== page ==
When it gets late, and it gets tired, I typically find I don’t have the energy to do actual writing. All too often, this is what motivates me to post photos. Not to say that I don’t often have photos that I want to share, but posting photos over text has been my default when I’m tired.
And then I try to come up with a catchy title. But sometimes, a catchy title catches me. And makes me laugh a little inside. And makes me hunt down (or in this case, go fishing for) appropriate content to go with it. When in doubt, post a trout.
And so it was that I remembered that I have quite a few fish photos. Even more specifically, I have a bunch of photos of fish statues and sculptures, taken over quite a long period of time, and in quite a few different locations. (I was sorry to not find any fish sculptures in my photos from Asia, so it looks like I have only 2 continents represented. Unless you want to consider this startlingly shiny gold fish furniture from my hotel in Shanghai.
But I have a terrible confession to make: while I may have lots of photos of fish, I really don’t know whether there is a trout among them.
So, what say you? Can you find a trout among today’s catch?
I’ve said before that I love the patterns produced by rust and weathered paint. The bold compositions produced by the elements working away at metal surfaces covered in their flimsy dressing of paint can rival those of some of the most venerated abstract expressionists. These canvases, however, are not so much the kind you find in museums, but rather on dumpsters, storage containers, parking lot barriers and such. Here are several examples of compositions of rust and weathered pain that caught my eye, several for producing patterns that were almost floral in appearance. (I realize that what these also look like are inkblots. What do you see in the pictures?)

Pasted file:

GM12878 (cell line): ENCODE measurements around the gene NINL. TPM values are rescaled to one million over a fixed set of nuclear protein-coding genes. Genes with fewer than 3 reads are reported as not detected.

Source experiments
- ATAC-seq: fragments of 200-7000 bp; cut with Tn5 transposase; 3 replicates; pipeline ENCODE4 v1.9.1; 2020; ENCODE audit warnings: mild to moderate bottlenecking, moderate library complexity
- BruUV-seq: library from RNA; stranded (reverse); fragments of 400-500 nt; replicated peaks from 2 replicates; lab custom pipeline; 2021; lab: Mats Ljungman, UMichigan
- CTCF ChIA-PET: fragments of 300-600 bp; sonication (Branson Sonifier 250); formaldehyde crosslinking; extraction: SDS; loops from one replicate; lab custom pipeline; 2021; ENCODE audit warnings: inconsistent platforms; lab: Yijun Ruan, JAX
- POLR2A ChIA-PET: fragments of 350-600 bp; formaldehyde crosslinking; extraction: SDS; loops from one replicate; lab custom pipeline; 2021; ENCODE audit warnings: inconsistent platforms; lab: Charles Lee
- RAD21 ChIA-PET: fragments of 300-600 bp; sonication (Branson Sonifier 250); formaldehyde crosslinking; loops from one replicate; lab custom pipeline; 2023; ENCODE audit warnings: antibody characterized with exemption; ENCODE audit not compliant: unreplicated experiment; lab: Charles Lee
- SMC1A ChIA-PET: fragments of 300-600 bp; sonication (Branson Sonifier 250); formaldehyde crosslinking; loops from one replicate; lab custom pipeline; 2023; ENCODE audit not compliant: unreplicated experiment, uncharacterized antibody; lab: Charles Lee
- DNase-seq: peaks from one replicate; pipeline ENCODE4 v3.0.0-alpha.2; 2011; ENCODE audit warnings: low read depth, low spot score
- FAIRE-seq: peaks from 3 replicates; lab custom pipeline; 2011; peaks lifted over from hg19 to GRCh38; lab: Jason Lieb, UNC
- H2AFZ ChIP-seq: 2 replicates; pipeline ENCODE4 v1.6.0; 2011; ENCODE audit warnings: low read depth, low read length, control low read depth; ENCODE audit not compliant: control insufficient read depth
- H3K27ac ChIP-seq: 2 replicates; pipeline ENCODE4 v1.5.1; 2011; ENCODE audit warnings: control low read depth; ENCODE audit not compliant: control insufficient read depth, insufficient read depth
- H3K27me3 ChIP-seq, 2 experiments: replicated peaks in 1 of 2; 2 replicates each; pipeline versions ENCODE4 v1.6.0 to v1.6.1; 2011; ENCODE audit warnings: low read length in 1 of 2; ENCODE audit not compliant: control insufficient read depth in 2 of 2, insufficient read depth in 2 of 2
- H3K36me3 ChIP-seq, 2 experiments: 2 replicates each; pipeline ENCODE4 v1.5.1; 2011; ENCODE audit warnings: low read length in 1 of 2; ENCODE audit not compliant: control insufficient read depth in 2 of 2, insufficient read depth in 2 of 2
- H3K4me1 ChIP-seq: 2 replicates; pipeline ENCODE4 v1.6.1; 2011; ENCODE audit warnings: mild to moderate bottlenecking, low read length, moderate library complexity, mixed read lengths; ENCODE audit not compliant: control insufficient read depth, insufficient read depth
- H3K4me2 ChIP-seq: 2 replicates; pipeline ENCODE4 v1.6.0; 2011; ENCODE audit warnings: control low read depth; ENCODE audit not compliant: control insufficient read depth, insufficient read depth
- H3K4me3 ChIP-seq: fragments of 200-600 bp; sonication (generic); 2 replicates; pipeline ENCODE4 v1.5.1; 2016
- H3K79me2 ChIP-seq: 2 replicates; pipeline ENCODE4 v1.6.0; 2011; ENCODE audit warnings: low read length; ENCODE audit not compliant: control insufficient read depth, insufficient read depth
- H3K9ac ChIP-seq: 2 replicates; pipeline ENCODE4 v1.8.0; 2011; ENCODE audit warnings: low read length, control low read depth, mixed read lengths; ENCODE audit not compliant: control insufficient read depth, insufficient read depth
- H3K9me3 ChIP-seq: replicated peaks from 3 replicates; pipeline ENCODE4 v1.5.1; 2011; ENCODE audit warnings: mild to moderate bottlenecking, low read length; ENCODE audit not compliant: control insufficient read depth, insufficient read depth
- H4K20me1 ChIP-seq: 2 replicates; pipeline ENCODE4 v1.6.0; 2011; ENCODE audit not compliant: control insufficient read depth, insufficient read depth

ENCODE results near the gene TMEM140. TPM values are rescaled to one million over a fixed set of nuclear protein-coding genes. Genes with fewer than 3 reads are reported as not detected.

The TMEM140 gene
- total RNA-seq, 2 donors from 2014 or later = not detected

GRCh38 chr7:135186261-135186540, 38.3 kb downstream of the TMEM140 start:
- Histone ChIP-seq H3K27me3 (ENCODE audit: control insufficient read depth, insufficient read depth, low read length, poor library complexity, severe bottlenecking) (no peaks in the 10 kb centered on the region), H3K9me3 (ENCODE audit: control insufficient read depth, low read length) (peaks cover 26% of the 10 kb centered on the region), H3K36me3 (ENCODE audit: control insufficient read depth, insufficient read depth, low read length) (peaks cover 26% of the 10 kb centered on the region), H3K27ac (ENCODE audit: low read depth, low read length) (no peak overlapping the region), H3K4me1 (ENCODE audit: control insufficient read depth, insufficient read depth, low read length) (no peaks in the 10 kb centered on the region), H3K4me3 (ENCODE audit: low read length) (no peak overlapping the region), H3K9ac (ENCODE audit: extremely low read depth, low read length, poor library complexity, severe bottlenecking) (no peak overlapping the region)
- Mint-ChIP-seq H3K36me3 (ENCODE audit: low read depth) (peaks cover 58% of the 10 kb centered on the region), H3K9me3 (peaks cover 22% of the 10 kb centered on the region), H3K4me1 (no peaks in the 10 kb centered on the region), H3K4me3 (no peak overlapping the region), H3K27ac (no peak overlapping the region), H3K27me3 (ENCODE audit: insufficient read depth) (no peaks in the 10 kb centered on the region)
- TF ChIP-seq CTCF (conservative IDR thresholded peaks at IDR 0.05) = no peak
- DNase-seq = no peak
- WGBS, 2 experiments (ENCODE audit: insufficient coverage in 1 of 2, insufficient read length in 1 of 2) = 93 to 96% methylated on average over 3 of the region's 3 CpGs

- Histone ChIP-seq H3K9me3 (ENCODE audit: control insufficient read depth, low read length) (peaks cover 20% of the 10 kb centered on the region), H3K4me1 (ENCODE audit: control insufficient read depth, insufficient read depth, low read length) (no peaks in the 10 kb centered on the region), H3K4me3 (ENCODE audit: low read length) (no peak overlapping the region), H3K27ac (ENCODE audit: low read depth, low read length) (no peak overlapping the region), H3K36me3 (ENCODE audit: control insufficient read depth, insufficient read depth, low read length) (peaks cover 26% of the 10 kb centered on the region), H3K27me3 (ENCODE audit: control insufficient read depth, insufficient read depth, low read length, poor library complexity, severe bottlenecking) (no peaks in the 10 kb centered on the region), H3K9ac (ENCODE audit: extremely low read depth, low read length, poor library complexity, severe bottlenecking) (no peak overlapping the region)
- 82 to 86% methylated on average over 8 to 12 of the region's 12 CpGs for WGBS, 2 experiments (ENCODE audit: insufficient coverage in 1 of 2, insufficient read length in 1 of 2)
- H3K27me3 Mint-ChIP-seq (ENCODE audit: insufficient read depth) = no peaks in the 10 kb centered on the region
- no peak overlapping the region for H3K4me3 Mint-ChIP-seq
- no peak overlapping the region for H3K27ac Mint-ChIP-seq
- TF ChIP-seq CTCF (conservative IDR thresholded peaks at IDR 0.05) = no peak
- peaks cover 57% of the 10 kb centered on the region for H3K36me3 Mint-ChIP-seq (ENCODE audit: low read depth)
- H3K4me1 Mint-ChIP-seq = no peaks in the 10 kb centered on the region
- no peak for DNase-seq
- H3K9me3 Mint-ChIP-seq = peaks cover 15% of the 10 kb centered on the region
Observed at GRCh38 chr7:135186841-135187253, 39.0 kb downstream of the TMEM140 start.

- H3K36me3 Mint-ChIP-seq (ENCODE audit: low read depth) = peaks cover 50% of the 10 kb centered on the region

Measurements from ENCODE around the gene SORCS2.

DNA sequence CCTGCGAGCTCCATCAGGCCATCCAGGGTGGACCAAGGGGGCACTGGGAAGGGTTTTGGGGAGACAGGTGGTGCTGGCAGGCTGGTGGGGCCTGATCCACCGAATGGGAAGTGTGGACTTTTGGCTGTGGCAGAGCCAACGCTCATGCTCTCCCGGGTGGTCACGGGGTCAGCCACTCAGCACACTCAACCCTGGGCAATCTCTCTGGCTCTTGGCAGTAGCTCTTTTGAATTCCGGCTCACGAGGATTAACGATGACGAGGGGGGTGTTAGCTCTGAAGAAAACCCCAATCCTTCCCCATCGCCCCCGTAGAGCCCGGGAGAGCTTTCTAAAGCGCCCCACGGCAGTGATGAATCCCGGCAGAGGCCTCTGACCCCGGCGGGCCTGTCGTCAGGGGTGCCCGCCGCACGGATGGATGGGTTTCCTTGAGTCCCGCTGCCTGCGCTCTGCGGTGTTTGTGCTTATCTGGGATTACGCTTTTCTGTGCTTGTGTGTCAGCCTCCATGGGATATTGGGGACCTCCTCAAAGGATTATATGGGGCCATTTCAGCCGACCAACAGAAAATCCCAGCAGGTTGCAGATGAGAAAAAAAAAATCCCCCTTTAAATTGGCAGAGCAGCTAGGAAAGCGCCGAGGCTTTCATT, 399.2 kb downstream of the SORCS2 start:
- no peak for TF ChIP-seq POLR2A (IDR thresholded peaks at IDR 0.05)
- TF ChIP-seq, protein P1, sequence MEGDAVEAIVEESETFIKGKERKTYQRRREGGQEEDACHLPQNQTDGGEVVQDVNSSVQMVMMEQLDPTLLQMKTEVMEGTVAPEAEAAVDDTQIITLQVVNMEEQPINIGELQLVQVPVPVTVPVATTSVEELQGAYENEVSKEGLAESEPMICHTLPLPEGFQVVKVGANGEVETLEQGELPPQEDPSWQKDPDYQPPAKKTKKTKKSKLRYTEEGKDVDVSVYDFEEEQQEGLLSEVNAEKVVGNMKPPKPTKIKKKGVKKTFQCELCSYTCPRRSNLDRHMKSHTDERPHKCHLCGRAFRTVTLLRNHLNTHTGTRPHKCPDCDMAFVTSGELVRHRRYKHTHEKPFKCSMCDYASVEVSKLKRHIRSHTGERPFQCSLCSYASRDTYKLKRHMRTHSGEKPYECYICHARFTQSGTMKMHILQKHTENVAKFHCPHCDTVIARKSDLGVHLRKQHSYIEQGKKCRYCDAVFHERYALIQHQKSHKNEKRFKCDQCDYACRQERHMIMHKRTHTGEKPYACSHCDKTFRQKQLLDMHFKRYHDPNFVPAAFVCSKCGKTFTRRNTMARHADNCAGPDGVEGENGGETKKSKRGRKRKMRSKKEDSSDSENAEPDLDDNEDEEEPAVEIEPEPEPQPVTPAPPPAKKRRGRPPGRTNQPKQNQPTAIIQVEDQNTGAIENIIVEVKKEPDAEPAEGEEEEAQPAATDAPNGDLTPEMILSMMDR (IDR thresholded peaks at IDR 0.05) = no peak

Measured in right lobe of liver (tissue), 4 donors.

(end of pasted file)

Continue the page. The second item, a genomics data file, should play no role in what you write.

The base of a lamp post in a parking lot in Providence, RI.
This was in Dublin. I think it was some sort of a garage door.
A parking lot barrier post in New York.
A parking lot post of some sort. In Massachusetts.
In a variation of my recurring theme of fall leavesin therain I offer you photos of fall leaves taken through the rain. In this case, through a rainy windshield. We went apple picking today, and while it mostly did not rain, there were a few minutes at the end when the rain came down in bucketloads.
Happily for me, the rain happpened to fall most heavily while I was sitting parked in my car, facing some beautiful fall foliage. I always enjoy looking at the patterns formed by rainon theglass, and the view of the pretty fall colors did not disappoint.
In fact, the distortion of the view made the trees look like they were painted in thick, blobby brushstrokes, reminding me of an impressionist painting. But much wetter.